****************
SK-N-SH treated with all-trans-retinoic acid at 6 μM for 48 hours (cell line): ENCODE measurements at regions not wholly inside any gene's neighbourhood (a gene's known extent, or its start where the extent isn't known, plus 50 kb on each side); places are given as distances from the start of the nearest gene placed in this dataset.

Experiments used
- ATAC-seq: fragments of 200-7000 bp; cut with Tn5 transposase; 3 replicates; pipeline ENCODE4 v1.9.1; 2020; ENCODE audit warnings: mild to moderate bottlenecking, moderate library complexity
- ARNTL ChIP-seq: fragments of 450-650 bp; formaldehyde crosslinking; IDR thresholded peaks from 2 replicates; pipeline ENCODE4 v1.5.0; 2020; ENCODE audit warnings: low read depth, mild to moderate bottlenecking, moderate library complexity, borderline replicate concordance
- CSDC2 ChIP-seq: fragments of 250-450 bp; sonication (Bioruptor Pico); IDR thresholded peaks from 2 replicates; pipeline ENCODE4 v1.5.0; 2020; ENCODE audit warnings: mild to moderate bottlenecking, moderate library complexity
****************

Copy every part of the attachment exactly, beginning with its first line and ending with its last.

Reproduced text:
SK-N-SH treated with all-trans-retinoic acid at 6 μM for 48 hours (cell line): ENCODE measurements at regions not wholly inside any gene's neighbourhood (a gene's known extent, or its start where the extent isn't known, plus 50 kb on each side); places are given as distances from the start of the nearest gene placed in this dataset.

Experiments used
- ATAC-seq: fragments of 200-7000 bp; cut with Tn5 transposase; 3 replicates; pipeline ENCODE4 v1.9.1; 2020; ENCODE audit warnings: mild to moderate bottlenecking, moderate library complexity
- ARNTL ChIP-seq: fragments of 450-650 bp; formaldehyde crosslinking; IDR thresholded peaks from 2 replicates; pipeline ENCODE4 v1.5.0; 2020; ENCODE audit warnings: low read depth, mild to moderate bottlenecking, moderate library complexity, borderline replicate concordance
- CSDC2 ChIP-seq: fragments of 250-450 bp; sonication (Bioruptor Pico); IDR thresholded peaks from 2 replicates; pipeline ENCODE4 v1.5.0; 2020; ENCODE audit warnings: mild to moderate bottlenecking, moderate library complexity